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The early life of Cuban revolutionary and politician Fidel Castro spans the first 26 years of his life, from 1926 to 1952. Born in Birán, Oriente Province, Castro was the illegitimate son of Ángel Castro y Argiz, a wealthy farmer and landowner, and his mistress Lina Ruz González. First educated by a tutor in Santiago de Cuba, Fidel Castro then attended two boarding schools before being sent to El Colegio de Belén, a school run by Jesuits in Havana. In 1945 he began studying law at the University of Havana, where he first became politically conscious, becoming a staunch anti-imperialist and critic of United States involvement in the Caribbean. Involved in student politics, he was affiliated to Eduardo Chibás and his Partido Ortodoxo, achieving publicity as a vocal critic of the pro-U.S. administration of President Ramón Grau and his Partido Auténtico.

Fidel Castro
BornAugust 13, 1926 (1926-08-13)

Immersed in the university's violent gang culture, in 1947 he took part in a quashed attempt to overthrow the military junta of Rafael Trujillo in the Dominican Republic. Returning to student politics, Castro was involved with violent demonstrations in which protesters clashed with riot police, at which he became increasingly left-wing in his views. Traveling to Bogotá, Colombia, he fought for the Liberals in the Bogotazo before returning to Havana, where he embraced Marxism. In 1948 he married the wealthy Mirta Díaz Balart, and in September 1949 their son Fidelito was born. Obtaining his Doctorate of Law in September 1950, he co-opened an unsuccessful law firm before entering parliamentary politics as a Partido Ortodoxo candidate. When General Fulgencio Batista launched a coup and overthrew the elected presidency, Castro brought legal challenges against him, but as this proved ineffective, he began to think of other ways to oust Batista.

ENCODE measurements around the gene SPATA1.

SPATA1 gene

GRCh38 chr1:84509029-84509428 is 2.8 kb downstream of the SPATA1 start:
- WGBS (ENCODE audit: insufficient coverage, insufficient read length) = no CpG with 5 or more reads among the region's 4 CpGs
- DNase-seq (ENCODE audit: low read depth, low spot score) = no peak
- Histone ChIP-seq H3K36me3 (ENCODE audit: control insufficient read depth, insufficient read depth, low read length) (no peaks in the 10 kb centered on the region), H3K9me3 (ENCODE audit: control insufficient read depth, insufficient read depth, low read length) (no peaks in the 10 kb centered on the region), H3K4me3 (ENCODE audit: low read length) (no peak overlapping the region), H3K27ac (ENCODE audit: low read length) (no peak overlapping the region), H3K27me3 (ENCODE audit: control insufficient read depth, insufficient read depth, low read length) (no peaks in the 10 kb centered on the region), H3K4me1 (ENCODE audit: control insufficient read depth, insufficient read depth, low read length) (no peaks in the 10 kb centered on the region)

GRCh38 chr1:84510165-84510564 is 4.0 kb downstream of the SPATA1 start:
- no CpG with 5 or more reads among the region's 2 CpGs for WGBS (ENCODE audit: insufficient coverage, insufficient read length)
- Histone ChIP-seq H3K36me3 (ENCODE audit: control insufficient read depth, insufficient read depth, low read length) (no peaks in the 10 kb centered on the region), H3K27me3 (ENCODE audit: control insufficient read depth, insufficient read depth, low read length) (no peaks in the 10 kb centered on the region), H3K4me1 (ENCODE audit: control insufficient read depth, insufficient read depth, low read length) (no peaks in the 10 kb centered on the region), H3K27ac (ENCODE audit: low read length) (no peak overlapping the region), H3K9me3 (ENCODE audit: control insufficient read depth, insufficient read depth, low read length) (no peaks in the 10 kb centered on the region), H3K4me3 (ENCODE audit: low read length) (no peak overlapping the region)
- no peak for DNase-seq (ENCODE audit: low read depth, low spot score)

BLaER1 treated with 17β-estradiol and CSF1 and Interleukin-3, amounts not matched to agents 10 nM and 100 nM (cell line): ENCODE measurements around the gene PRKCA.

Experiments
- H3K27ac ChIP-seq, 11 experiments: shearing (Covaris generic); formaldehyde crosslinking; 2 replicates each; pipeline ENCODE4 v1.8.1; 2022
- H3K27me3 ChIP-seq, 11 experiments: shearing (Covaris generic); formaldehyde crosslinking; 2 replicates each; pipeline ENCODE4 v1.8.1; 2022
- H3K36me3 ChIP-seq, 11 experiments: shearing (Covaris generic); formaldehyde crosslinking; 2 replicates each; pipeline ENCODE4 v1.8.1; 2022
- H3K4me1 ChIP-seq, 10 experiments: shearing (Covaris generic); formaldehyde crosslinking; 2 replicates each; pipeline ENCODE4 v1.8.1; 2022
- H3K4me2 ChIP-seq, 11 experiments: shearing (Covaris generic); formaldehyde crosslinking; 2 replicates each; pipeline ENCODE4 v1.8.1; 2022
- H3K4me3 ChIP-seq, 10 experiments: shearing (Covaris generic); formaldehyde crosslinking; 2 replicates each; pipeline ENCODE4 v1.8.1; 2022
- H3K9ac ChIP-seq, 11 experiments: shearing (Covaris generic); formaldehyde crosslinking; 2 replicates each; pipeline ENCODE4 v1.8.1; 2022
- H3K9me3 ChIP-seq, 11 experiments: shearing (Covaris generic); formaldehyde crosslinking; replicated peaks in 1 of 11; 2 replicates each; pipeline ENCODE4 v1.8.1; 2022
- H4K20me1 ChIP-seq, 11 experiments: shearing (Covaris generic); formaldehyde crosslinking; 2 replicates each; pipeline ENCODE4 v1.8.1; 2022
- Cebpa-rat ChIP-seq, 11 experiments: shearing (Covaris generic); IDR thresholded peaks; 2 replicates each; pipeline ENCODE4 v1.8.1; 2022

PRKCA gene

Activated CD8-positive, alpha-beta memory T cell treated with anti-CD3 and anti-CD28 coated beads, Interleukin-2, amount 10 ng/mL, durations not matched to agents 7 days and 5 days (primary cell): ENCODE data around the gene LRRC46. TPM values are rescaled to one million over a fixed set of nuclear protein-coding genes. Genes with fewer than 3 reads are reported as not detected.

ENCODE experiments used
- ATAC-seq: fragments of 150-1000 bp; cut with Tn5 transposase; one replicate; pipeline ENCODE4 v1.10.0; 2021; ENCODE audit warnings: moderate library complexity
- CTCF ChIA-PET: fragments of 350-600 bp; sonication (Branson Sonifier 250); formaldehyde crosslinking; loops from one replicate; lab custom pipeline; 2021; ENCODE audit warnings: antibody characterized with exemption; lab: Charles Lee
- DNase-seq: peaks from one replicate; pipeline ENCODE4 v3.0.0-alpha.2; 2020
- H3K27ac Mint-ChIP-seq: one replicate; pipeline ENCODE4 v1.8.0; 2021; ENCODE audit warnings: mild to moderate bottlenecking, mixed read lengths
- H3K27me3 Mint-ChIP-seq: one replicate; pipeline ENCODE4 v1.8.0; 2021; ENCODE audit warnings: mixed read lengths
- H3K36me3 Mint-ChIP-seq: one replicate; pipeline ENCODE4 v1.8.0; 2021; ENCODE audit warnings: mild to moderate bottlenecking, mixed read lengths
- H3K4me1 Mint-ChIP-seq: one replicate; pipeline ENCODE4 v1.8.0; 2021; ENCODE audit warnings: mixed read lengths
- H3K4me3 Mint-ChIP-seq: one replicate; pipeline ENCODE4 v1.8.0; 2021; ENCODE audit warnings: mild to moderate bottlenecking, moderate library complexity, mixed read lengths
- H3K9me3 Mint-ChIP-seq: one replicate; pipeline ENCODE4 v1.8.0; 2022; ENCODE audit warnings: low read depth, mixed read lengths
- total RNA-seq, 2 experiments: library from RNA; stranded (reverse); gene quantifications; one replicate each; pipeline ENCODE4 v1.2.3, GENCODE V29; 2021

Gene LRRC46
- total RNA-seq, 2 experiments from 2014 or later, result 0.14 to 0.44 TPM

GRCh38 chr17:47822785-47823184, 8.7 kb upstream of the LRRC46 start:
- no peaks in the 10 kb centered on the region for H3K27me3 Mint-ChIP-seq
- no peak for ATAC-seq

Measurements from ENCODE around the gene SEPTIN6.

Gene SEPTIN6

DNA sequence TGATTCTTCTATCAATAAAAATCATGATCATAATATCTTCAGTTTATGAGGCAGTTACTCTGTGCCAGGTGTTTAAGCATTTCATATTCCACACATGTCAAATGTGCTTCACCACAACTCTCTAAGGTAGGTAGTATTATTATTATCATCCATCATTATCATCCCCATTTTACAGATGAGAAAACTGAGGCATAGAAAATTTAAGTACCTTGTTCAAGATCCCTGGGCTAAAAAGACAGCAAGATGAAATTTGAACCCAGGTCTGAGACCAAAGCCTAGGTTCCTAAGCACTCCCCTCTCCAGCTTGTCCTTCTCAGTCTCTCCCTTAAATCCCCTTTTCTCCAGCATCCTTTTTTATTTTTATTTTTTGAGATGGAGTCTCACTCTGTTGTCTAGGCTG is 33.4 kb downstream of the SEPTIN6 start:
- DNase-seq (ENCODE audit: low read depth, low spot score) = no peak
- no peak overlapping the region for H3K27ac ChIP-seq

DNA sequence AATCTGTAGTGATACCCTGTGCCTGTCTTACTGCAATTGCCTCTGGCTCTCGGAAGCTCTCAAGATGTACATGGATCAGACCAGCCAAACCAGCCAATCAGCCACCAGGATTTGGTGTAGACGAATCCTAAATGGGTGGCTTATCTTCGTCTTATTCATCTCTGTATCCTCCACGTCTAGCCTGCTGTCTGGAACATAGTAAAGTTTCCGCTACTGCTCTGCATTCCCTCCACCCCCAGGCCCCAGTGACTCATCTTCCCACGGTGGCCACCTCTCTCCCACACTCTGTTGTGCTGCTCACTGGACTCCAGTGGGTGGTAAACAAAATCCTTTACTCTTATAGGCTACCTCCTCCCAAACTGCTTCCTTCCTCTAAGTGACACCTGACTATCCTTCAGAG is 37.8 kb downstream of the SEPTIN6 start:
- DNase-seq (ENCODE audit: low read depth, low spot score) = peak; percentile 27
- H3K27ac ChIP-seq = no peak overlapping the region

Contents

Childhood and education: 1926–1945Edit

 
A letter written by the 14-year-old Castro, learning English, to U.S. President Franklin D. Roosevelt—"My good friend Roosvelt [sic]." In the letter Castro expresses his joy at Roosevelt's re-election, states his age as "twelve years old" (he was actually 14) and writes, "If you like, give me a ten dollar bill green american [sic], because never, I have not seen a ten dollar bill", signing the letter, "Thank you very much. Good by [sic]. Your friend, Fidel Castro."[1]

Castro's father, Ángel Castro y Argiz (1875–1956), was born to a poor peasant family in Galicia, a province in northwest Spain. A farm laborer, in 1895 he was conscripted into the Spanish Army to fight in the Cuban War of Independence and the ensuing Spanish–American War of 1898, in which the U.S. seized control of Cuba. In 1902, the Republic of Cuba was proclaimed; however it remained economically and politically dominated by the U.S. For a time, Cuba enjoyed economic growth, and Ángel migrated there in search of employment.[2] After various jobs, he set up a business growing sugar cane at Las Manacas farm in Birán, near Mayarí, Oriente Province.[3] Ángel took a wife in 1911, María Luisa Argota Reyes, with whom he had five children before separating. He then began a relationship with Lina Ruz González (1903–1963), a household servant of Canarian descent who was twenty-seven years his junior; she bore him three sons and four daughters, legally marrying in 1943.[4]